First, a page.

By: Laura Bueche MOT OTR/L

Summertime is the best time for some creative sensory play outside. Your child will have a blast learning and exploring with these sensory summer activities that won’t break the bank.

IDEAS TO INSPIRE YOUR LITTLE SPROUT

Garden Party!

Fill a tub with soil. Hide plastic bugs, coins, or dinosaurs.
Use shovels or hands to find the treasures.

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Paint pots, plant seeds and watch them grow.
Overturn rocks to search for bugs and worms… or play with fake worms. Recipe here.

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Photo Credit: Learning4kids.net

 

 

 

 

 

 

Is real mud a difficult texture for your little one?  Start with “ghost mud”.
Recipe here

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Photo Credit: TreeHouseTV.com

Make a Splash with these Water Activities

Water Fun!

Fill a tub with water beads and ocean animals for an awesome, hands-on aquarium.

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Freeze toy animals, foam puzzle pieces, or pretend jewelry in ice. Have your kiddos use squeeze bottles, and eye droppers of warm water to get them out. Instructions here.

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Photo Credit: LittleBinsForLittlehands.com

Green gross swamp sensory table. Recipe here.

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Photo Credit: NoTimeForFlashCards.com

 

 

 

 

 

 

 

Shaving Cream Car wash. Recipe here.

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Photo Credit: TreeHouseTV.com

 

 

 

 

 

 

 

Let’s go to the Beach!

Feel the sand between your toes with these fun tactile activities.

Sand Slime. It’s ooey, it’s gooey…and sandy? Recipe: Here

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Photo Credit: GrowingAJeweledRose.com

 

 

 

 

 

 

 

Drawing letters in the sand, a perfect pairing of visual motor and tactile. Recipe here.

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Photo Credit: AnyGivenMoment.com

 

 

 

 

 

 

 

Kinetic Sand…semi sticky, and super moldable sand. Get it here.

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Good old sand box play…because nothing beats the classic, pale and shovel.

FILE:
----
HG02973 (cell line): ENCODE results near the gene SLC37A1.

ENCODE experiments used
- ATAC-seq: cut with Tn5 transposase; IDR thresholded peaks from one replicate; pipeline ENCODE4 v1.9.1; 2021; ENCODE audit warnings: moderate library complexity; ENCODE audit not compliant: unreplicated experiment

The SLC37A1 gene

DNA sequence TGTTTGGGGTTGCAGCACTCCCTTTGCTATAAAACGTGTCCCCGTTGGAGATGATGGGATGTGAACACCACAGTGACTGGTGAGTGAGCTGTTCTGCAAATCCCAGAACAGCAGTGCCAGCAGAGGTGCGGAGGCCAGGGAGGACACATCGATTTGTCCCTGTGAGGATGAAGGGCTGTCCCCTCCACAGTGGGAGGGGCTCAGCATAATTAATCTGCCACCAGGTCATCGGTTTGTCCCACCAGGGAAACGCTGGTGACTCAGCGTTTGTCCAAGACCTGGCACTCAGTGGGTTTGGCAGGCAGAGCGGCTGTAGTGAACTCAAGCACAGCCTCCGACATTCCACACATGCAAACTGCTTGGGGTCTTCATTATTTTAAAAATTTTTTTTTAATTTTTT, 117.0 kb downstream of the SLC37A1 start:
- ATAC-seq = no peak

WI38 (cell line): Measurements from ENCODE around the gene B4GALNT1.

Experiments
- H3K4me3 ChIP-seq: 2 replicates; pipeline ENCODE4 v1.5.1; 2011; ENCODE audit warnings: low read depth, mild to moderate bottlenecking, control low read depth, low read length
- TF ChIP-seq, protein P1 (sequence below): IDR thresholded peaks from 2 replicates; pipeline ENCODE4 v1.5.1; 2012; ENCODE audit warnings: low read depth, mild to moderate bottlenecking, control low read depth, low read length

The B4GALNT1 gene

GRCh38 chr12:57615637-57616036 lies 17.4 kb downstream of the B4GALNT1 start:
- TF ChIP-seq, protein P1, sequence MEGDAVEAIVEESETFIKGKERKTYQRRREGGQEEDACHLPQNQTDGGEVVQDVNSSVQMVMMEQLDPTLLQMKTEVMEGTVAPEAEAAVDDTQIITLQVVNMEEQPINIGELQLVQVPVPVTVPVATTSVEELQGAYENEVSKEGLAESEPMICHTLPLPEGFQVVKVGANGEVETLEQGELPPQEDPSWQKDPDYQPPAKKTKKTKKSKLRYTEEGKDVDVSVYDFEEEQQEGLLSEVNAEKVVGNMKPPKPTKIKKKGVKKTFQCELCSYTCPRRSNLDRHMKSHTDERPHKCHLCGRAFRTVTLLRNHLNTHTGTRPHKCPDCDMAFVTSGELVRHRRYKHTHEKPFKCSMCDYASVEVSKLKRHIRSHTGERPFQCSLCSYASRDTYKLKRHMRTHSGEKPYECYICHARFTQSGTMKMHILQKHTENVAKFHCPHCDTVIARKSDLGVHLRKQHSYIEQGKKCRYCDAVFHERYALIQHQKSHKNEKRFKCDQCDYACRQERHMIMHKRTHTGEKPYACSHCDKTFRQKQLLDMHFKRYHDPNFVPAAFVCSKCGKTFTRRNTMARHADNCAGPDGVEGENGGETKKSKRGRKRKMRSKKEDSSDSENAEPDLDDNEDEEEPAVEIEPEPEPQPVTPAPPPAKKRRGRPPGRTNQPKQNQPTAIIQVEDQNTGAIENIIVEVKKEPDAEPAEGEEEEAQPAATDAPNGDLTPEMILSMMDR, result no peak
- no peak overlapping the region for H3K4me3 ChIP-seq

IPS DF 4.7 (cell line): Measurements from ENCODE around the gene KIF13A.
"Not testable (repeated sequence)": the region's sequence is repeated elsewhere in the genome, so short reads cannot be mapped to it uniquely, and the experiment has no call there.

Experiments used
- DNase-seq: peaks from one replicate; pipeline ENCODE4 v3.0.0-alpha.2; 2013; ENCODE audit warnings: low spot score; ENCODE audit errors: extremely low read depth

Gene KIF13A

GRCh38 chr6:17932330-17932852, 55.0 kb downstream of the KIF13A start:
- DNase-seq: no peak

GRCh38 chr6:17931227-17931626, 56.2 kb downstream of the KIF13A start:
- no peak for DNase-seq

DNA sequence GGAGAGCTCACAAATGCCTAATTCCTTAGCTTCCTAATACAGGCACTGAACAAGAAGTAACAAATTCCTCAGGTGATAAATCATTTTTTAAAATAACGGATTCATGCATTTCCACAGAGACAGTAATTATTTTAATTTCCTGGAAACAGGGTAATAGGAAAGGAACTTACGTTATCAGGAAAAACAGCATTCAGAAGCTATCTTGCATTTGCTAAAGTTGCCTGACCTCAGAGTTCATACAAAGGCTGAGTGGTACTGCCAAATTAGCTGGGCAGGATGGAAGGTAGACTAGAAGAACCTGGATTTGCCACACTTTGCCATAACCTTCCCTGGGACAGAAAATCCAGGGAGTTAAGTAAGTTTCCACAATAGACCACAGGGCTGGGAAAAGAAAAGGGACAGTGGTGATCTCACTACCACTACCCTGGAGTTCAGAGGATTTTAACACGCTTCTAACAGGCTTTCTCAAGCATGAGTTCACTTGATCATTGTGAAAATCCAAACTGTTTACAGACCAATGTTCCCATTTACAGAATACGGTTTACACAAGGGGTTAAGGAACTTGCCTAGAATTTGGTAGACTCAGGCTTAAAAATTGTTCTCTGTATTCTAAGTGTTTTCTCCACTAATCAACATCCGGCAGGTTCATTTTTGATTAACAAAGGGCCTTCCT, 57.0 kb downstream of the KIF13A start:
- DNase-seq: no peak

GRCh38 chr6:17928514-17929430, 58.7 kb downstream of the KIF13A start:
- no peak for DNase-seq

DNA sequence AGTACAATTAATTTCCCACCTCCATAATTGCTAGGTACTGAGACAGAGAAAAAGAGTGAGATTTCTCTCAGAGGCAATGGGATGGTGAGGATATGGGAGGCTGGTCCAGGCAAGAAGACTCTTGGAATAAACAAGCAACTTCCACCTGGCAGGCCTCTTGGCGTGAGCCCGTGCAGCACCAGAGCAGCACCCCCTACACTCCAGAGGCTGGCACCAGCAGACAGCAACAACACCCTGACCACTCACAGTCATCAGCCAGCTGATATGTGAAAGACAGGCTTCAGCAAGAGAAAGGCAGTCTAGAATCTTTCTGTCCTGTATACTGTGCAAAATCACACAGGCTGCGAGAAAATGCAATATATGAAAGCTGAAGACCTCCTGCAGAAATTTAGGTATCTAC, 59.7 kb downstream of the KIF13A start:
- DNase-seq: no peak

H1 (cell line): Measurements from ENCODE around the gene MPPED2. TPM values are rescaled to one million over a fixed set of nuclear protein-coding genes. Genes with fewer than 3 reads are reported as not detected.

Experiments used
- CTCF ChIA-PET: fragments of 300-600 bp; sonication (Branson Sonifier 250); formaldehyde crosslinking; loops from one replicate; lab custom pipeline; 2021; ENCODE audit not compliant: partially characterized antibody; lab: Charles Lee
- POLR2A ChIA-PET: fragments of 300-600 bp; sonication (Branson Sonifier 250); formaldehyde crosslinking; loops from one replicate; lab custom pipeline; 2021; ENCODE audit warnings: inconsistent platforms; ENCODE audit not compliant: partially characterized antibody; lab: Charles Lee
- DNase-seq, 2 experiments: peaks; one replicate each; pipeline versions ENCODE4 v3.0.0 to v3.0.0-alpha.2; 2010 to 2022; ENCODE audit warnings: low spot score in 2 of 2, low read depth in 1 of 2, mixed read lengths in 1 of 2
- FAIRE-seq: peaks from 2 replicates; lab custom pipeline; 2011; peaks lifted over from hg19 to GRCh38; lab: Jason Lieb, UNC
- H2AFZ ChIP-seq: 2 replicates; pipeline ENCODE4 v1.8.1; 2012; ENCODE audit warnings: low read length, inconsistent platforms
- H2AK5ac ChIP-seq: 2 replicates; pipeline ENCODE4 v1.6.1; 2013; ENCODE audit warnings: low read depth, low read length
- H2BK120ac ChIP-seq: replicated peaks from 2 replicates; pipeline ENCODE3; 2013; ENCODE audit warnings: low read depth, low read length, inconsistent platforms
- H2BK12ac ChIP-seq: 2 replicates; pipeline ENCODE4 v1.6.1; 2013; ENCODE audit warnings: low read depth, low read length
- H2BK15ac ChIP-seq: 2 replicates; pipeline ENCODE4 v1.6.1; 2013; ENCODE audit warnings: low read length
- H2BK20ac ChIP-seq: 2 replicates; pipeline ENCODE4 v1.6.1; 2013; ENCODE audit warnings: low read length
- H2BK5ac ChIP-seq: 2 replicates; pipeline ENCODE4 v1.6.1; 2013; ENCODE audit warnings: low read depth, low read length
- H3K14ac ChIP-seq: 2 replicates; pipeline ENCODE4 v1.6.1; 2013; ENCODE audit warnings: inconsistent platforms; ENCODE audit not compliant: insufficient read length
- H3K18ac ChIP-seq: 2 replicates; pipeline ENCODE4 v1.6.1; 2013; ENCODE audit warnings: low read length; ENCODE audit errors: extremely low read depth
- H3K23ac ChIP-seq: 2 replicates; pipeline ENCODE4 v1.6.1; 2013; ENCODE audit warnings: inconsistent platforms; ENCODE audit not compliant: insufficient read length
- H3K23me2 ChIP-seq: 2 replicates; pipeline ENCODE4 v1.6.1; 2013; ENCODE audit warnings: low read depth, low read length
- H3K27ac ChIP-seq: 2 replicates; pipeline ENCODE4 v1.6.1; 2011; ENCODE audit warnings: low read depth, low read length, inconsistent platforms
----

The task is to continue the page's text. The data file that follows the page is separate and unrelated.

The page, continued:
For more summer sensory ideas, or ways to adapt these activities to your child’s needs and goals, ask your occupational therapist at Easterseals DuPage & Fox Valley. For more information about occupational therapy visit our website.

Have a great summer!

 

Stir Crazy Kids: How to Stay Active this Winter

By: Laura Bueche, Occupational Therapist

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Oh the weather outside is frightful, and we are going crazy indoors. Just because there is snow and ice on the ground, does not mean your child’s arousal level is any lower.  On the contrary, it’s probably reaching a boiling point and you are looking for ways to get your kids the sensory stimulation and gross motor activity their little bodies are craving.

Getting your kids up and moving has a lot of benefits. The Department of Agriculture’s Dietary Guidelines for Americans recommends that children and adolescents engage in at least 60 minutes of moderate to vigorous physical activity on most days of the week, preferably daily. As an occupational therapist, I love physical activity because of the regulating aspects of proprioceptive input*, as well as development of coordination skills and strengthening opportunities.

*Proprioceptive input are sensations from joints, muscles and connective tissues that underlie body awareness. Input can be obtained by lifting, pushing, and pulling heavy objects, including one’s own weight. For example, climbing on a jungle gym, swinging across monkey bars, or pulling a wagon.

15_Brady PembrokeWhy is it helpful? Providing your child with more proprioceptive input throughout the day can help them:

  • Tolerate sensations and situations that are challenging
  • Regulate emotions, alertness and increase attention span
  • Reduce unwanted sensory seeking and sensory avoiding behaviors
  • Handle transitions with less stress (sensorysmarts.com)

For more information about sensory processing check out the post, How Sensitive is Too Sensitive?

In these bitter winter months, it is difficult to get your kids the physical
activity they need. Here are just a few ideas for indoor activities to give you and your family a much-needed break from being stuck at home.

Ideas for Local Indoor Activities

Ideas if You Can’t Leave the House

There is a crazy blizzard outside, what can I do with what I have at home? Here are some ideas to get kids some movement breaks when stuck indoors:

  • Build a furniture fort by pushing and pulling furniture and cushions from around the house.
  • Make an obstacle course by army crawling, jumping and doing jumping jacks to get to the finish line in record time.
  • The floor is hot lava! We all know this favorite.
  • Animal walk relay races: bear walk, crab walk, wheelbarrow, and penguin waddle across the room to roll the die of a board game or get stickers for a craft project.
  • Jump and crash into a pillow pile or onto the bed.
  • Jump rope with rhymes and songs.
  • Squeeze, squish, and smash Play-Doh.
  • Use a scooter, tricycle, or scooter board to propel through the house.
  • Squish your kids in a pillow pile; making sandwiches.
  • Swing your toddler in a blanket between you and another adult.
  • Push a vacuum or mop, collect the garbage, wipe down the table, load the laundry, and push the laundry basket.Cooper